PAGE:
At a time when retailers were robbed of inventory, discount stores managed to thrive during the pandemic, and Dollar General (NYSE: DG) was no exception. Same-store sales for Dollar General rose 12.7% in the fourth fiscal quarter of 2020, exceeding analysts’ estimate of a 10.7% increase. Net income also rose about 20% to $642.7 million.
But despite coming off a strong quarter, Dollar General is projecting a decline in sales in the coming months. And that could leave real estate investors worried.
Will a reopening economy hurt discount stores?
Real estate investors are banking on an economic recovery to avoid losses. Right now, countless retailers and small businesses alike are at risk of closing due to the impact of the pandemic. If that happens, shopping centers and malls could face unprecedented vacancies -- and the REITs (real estate investment trusts) that own them could suffer a major drop in revenue.
But while a broad economic recovery would obviously be a good thing, it could actually hurt discount stores -- namely, by drawing business away from them. Shoppers have been notably budget-conscious over the past 13 months, and many have turned to discount stores to help them stock up on essential items on the cheap. But once economic and virus-related concerns start to wane, consumers may seek to change their habits and abandon discount stores in favor of higher-end retailers their new and improved paychecks can support.
Last month, Dollar General issued a warning that sales could decline in the near term as lower- and middle-income households start to spend their money elsewhere. That warning comes even in the wake of a recent round of $1,400 stimulus checks. The logic is that a more generous stimulus round could push consumers toward higher-priced stores and away from discount retailers.
Dollar General said it expects full-year same-store sales to fall 4% to 6% this year. It's also projecting that overall net sales will either be flat or 2% lower than they were last year.
A mixed bag for real estate investors
Discount stores helped sustain shopping centers during the pandemic, at a time when many retailers were either shuttering or falling behind on their rent. But if sales begin to decline at discount stores, it could pave the way to closures.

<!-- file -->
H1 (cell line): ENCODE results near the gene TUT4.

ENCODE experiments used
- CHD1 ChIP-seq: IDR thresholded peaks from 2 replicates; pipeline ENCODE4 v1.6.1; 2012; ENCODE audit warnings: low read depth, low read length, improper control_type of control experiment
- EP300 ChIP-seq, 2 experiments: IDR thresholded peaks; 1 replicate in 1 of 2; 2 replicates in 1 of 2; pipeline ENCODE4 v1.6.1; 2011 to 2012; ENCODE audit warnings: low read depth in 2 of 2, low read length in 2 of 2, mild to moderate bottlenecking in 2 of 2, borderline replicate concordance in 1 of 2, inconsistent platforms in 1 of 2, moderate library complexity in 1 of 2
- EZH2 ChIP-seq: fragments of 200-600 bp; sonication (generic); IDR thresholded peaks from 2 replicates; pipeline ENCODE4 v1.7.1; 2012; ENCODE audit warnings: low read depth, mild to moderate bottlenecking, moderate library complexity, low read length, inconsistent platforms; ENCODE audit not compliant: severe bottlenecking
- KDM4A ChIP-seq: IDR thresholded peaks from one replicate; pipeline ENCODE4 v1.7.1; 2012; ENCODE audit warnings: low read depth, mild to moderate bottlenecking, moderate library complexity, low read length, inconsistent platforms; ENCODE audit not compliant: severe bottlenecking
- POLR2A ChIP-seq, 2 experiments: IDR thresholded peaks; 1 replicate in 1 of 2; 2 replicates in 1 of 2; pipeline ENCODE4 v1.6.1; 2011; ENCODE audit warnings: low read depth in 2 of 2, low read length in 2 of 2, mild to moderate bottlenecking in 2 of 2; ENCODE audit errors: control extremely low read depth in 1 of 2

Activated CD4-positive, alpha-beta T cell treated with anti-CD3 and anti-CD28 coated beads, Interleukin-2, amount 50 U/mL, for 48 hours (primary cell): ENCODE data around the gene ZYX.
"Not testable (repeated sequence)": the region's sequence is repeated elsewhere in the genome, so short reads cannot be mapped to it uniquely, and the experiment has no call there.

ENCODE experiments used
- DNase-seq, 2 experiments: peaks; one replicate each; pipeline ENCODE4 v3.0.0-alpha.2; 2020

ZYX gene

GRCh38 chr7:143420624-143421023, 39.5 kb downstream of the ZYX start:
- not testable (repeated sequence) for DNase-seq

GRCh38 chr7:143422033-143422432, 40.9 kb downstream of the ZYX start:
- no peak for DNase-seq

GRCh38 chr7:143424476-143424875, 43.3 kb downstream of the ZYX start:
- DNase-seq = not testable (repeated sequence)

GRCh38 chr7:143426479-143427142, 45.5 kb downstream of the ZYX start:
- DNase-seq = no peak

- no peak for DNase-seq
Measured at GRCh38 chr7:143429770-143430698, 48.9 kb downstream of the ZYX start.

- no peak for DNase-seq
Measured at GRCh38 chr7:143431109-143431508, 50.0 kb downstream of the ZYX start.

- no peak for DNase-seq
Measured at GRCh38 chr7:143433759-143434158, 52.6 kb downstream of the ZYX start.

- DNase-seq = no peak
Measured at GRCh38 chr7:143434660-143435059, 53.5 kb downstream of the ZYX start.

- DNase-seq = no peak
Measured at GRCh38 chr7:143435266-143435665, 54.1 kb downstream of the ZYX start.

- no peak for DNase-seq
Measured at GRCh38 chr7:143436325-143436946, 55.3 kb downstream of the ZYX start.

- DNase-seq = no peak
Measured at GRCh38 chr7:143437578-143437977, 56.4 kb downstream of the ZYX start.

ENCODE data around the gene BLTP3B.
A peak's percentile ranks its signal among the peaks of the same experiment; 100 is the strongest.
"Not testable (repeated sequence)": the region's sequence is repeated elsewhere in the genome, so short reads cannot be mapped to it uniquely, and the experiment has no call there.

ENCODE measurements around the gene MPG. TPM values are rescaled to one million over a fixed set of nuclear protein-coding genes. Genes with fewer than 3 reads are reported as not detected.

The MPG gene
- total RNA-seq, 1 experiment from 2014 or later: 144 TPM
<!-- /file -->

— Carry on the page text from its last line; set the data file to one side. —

Still, those closures are unlikely to happen in the very near term. In fact, during the 52-week period ended January 29, Dollar General managed to open 1,000 new stores, remodel 1,670 stores, and relocate 110 stores.
The discount retailer also has big plans for 2021 -- namely, it's looking to open 1,050 new stores, remodel 1,750 stores, and relocate 100 stores. It also plans to introduce new store concepts that build on the Dollar General Plus (DGP) and Dollar General Traditional Plus (DGTP) format, which is larger than traditional Dollar General stores to accommodate more cold storage for grocery items.
As such, while declining sales projections don't exactly paint a pretty picture, real estate investors should take comfort in the fact that Dollar General only seems to be making plans to expand its footprint, not shrink it. And while consumers may have more shopping options once their paychecks increase and more jobs come back, many may opt to uphold their pandemic-driven habits and keep buying products from discount stores, where their money goes further. So there's a good chance Dollar General and its many budget counterparts will continue to pump much-needed revenue into shopping centers for the foreseeable future.